Significant tributaries include Croy Creek, Little Uvas Creek, Little Arthur Creek, Bodfish Creek and Gavilan Creek. Below Uvas Reservoir the creek is low gradient. After Uvas Creek crosses Highway 101 and becomes Carnadero Creek it is joined from the right by Gavilan Creek, Tick Creek and Tar Creek. Uvas Creek is the only stream in the Pajaro River watershed, in Santa Clara County, whose water right specifies minimum winter and summer releases for maintaining fish resources. Uvas Creek supports a self-sustaining population of steelhead, part of the Southern Central California Coast Distinct population segment, listed as “threatened” under the Endangered Species Act; the year before Uvas Creek Dam was constructed in 1957, the Santa Clara Valley Water District agreed with the California Department of Fish and Game in a Memorandum of Agreement to maintain flows sufficient to protect steelhead trout populations below Uvas Reservoir and to collect and truck returning adults above the dam to spawn upstream, however this latter promise was not kept.
A non-profit volunteer organization called CHEER founded by Herman Garcia, transports steelhead stranded in drying pools to reaches of Uvas Creek that are perennial. In 2008, Garcia's organization transported more than 23,000 steelhead, a dramatic number compared to the 100-200 fish reported in the entire Pajaro River system in 1991. Two tributaries of Uvas Creek are steelhead spawning and rearing streams and Little Arthur Creeks; the northwest to southeast orientation of Uvas Reservoir is in line with prevailing winds which drive the warm surface layer down into the cool bottom layer, so that by late summer the bottom water is warm and anoxic. The result is that no planted trout survive the summer in the reservoir. Wild populations of native stream resident coastal rainbow trout persist Uvas Dam. Genetic studies of these fish in upper Uvas Creek above Uvas Road show that they are of native, not hatchery stock. Other native fish species in the Uvas Creek watershed include Sacramento sucker, Sacramento pikeminnow, California roach, Riffle sculpin, Pacific lamprey, Threespine stickleback.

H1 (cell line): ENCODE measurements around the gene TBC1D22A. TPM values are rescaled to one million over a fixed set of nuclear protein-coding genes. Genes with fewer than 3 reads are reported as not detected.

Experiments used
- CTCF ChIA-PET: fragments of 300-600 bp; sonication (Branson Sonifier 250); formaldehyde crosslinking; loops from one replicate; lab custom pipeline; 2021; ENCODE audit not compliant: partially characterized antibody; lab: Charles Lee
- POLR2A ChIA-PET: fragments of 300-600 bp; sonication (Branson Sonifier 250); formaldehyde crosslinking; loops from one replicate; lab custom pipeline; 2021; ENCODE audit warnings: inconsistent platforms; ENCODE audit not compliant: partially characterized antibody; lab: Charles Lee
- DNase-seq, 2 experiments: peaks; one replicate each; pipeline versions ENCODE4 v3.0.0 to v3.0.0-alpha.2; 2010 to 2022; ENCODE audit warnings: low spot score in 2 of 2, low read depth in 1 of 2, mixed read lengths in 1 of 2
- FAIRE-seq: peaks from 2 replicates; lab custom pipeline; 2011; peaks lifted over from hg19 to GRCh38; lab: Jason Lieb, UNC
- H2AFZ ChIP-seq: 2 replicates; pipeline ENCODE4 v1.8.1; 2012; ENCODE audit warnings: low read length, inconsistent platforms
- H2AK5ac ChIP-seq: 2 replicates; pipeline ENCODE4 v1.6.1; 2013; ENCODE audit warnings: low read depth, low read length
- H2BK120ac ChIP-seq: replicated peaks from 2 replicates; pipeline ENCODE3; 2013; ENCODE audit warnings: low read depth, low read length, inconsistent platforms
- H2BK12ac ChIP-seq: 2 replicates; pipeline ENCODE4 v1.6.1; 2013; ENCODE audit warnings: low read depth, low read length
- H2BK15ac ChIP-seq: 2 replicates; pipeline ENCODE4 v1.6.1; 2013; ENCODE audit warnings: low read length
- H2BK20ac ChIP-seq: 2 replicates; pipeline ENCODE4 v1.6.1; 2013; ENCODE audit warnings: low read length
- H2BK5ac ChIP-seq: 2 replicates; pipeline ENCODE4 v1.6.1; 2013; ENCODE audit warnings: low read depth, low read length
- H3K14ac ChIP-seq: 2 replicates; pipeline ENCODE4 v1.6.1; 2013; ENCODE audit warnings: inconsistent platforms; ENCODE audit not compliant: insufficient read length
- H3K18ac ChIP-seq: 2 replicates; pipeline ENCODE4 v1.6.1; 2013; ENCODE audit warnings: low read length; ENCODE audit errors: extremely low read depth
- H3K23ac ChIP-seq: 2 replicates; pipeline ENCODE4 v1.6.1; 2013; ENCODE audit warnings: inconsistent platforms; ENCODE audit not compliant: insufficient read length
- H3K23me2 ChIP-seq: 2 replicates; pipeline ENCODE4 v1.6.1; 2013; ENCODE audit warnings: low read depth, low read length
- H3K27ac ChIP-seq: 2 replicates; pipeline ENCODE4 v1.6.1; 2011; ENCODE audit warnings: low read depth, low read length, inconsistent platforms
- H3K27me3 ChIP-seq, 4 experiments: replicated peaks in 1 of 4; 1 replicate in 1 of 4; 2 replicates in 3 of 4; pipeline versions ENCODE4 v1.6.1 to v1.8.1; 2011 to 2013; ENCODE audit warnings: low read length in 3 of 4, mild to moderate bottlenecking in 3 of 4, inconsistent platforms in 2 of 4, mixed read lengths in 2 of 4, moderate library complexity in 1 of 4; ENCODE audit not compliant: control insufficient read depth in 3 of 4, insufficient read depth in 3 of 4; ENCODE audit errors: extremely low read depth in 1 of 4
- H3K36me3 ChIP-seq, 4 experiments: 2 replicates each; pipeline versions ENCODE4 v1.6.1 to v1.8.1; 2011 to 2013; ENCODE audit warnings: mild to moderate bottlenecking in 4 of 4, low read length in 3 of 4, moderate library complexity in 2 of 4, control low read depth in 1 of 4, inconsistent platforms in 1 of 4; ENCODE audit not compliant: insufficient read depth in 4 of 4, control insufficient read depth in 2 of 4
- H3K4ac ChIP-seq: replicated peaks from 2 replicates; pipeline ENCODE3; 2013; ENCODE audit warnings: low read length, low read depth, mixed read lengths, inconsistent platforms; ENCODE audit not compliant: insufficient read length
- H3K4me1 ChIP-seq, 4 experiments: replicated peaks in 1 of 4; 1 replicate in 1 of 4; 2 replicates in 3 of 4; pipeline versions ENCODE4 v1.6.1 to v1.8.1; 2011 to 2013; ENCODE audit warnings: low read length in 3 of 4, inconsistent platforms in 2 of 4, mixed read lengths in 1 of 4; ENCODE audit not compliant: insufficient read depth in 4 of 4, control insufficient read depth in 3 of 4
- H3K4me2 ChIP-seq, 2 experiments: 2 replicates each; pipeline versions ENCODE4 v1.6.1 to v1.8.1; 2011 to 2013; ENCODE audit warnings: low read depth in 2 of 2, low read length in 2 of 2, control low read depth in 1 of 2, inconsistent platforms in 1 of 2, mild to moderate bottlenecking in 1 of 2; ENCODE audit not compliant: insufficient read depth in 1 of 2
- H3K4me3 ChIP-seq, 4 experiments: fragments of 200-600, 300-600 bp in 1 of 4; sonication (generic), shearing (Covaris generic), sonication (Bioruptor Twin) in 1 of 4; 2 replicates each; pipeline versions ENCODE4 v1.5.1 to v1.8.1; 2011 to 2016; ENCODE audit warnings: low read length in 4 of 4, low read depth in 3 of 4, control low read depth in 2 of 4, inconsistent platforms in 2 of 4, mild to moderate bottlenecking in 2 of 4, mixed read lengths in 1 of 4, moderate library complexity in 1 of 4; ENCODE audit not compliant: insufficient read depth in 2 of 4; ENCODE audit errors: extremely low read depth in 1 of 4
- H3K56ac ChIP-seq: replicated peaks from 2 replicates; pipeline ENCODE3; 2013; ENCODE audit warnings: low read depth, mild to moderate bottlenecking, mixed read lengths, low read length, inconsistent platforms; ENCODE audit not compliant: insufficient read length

Prickly sculpin and Hitch are present, but are scarce. Non-native fish are uncommon in Uvas Creek. Riparian zone List of watercourses in the San Francisco Bay Area Coastal Habitat Education Environment and Restoration - a Uvas Creek Watershed group Uvas Dam and Reservoir article, Santa Clara Valley Water District Waterfalls of California - Uvas Falls
Adobe Creek (Santa Clara County, California)
Adobe Creek is a 14.2-mile-long northward-flowing stream originating on Black Mountain in Santa Clara County, United States. It courses through the cities of Los Altos Hills, Los Altos, Palo Alto. Adobe Creek was perennial and hosted runs of steelhead trout entering from southwestern San Francisco Bay; the Ohlone people were the original inhabitants of Adobe Creek. A large shell mound which once had a group of Indian huts was found near Adobe Creek in Palo Alto. Evidence of a smaller settlement within Los Altos was uncovered in 1971, when an Ohlone burial ground with skeletons—one with ceremonial beads—was uncovered by new construction along Adobe Creek near O'Keefe Lane; the site had other artifacts, an archeological dig was mounted by Foothill College. Around this same time, an Ohlone basket was discovered buried in the Creek bank further north; the O'Keefe site has a historical plaque marking the historic site. On the 1862 Allardt Map the upper creek is called Arroyo San Antonio and the lower creek is called Arroyo de las Yeguas.